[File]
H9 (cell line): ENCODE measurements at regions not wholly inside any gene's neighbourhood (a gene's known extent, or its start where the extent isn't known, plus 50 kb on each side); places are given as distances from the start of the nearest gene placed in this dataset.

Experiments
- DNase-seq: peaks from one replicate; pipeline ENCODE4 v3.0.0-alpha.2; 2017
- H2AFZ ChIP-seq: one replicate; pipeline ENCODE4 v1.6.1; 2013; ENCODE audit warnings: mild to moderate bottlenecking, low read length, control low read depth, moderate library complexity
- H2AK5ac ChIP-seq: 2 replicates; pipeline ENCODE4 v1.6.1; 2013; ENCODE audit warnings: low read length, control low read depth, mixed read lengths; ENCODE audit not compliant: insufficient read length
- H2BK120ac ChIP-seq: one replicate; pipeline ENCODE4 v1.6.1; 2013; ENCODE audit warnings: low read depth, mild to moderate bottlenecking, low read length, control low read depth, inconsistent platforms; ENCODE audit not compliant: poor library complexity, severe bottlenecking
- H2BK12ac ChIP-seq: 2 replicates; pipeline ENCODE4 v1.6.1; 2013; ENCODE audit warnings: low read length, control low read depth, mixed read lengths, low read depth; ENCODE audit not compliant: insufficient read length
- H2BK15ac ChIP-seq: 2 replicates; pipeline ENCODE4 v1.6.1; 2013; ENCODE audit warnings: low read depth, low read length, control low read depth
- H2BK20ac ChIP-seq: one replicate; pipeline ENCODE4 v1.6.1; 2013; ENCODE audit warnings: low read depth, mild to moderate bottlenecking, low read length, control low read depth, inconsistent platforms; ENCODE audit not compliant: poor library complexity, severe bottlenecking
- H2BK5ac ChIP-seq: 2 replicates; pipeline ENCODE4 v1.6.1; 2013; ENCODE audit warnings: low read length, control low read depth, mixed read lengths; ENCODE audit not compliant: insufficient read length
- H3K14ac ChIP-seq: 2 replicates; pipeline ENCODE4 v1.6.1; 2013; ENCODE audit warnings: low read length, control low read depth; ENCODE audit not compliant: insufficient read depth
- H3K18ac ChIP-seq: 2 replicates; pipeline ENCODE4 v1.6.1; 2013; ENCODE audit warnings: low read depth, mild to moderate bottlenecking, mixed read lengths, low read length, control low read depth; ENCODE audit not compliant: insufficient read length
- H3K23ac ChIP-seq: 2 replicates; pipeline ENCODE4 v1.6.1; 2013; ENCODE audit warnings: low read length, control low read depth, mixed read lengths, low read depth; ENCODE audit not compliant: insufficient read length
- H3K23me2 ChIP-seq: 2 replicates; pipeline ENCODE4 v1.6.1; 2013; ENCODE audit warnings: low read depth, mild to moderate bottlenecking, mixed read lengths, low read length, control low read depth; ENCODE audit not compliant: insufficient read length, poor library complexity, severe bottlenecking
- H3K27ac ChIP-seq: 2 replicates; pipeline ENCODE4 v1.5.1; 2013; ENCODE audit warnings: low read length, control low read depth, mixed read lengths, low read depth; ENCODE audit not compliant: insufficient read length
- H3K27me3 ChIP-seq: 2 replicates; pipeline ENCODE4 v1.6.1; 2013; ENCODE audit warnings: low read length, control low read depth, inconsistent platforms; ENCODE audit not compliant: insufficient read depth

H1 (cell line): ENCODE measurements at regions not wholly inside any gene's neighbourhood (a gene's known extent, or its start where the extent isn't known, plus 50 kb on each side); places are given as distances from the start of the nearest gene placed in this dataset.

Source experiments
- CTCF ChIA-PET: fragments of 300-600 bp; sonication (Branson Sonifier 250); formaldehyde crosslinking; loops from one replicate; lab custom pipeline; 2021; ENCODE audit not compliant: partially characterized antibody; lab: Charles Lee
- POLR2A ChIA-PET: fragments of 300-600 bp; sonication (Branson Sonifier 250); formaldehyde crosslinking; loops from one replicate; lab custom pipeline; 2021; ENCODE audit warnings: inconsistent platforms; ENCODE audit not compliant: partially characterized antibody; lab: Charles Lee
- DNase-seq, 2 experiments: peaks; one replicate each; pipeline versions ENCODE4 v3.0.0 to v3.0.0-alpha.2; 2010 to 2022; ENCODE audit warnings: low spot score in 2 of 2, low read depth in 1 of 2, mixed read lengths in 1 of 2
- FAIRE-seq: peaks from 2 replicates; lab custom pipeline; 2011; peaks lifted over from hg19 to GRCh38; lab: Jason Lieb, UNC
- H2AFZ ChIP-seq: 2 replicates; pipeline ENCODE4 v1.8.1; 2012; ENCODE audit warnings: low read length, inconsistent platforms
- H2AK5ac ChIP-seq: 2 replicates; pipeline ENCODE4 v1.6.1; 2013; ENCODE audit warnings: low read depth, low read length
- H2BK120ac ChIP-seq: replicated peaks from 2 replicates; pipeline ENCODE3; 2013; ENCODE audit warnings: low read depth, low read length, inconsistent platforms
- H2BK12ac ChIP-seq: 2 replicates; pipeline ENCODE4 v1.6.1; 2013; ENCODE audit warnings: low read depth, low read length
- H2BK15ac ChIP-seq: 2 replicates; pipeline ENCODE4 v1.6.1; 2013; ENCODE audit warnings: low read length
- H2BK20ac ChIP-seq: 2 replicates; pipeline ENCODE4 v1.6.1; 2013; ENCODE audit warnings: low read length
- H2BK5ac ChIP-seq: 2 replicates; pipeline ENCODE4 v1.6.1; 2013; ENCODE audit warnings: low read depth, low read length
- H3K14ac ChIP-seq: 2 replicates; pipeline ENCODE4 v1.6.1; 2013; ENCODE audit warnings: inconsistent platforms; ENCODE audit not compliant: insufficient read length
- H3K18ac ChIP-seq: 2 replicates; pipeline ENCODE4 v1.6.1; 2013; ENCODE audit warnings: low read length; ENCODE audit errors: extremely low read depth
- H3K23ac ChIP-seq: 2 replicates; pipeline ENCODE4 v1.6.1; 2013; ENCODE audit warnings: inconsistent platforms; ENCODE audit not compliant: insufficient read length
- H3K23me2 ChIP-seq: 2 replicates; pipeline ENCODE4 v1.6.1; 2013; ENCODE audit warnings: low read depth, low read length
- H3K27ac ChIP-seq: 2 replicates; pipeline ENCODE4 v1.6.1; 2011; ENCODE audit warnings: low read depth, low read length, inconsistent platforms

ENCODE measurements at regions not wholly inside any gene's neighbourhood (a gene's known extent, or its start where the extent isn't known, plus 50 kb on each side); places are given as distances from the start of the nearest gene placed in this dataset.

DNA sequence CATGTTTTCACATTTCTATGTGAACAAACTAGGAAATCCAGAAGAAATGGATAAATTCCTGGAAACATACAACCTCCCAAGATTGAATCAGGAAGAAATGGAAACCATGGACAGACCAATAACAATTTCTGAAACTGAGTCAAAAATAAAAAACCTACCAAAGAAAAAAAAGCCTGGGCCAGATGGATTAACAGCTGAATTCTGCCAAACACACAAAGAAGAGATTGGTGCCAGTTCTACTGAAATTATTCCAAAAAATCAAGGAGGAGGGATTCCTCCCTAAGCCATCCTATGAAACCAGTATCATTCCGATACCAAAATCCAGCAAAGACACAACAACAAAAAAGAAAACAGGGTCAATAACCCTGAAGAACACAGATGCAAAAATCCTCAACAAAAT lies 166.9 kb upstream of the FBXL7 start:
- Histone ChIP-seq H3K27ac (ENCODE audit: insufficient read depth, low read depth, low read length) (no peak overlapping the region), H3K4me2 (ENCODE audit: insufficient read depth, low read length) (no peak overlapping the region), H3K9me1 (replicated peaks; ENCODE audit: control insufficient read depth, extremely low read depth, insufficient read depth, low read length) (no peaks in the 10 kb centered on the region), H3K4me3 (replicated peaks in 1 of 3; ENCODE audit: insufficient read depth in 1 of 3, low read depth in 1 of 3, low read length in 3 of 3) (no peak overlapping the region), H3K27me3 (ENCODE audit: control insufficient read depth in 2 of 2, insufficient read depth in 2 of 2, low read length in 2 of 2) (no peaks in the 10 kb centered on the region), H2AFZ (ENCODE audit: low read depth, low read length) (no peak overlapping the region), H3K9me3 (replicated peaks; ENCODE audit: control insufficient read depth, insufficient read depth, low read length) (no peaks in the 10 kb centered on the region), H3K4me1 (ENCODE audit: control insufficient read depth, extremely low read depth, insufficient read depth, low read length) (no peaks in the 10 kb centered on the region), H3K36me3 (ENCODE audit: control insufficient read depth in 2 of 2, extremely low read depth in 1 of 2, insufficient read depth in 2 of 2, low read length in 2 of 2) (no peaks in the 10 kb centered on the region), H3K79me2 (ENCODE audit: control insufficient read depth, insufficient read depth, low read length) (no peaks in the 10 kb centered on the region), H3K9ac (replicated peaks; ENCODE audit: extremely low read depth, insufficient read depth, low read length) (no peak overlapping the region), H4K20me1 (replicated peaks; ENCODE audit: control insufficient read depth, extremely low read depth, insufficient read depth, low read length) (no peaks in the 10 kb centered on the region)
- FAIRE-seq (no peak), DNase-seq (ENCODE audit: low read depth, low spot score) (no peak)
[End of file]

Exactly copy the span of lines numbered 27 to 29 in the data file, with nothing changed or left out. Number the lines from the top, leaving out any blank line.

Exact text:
- H2BK15ac ChIP-seq: 2 replicates; pipeline ENCODE4 v1.6.1; 2013; ENCODE audit warnings: low read length
- H2BK20ac ChIP-seq: 2 replicates; pipeline ENCODE4 v1.6.1; 2013; ENCODE audit warnings: low read length
- H2BK5ac ChIP-seq: 2 replicates; pipeline ENCODE4 v1.6.1; 2013; ENCODE audit warnings: low read depth, low read length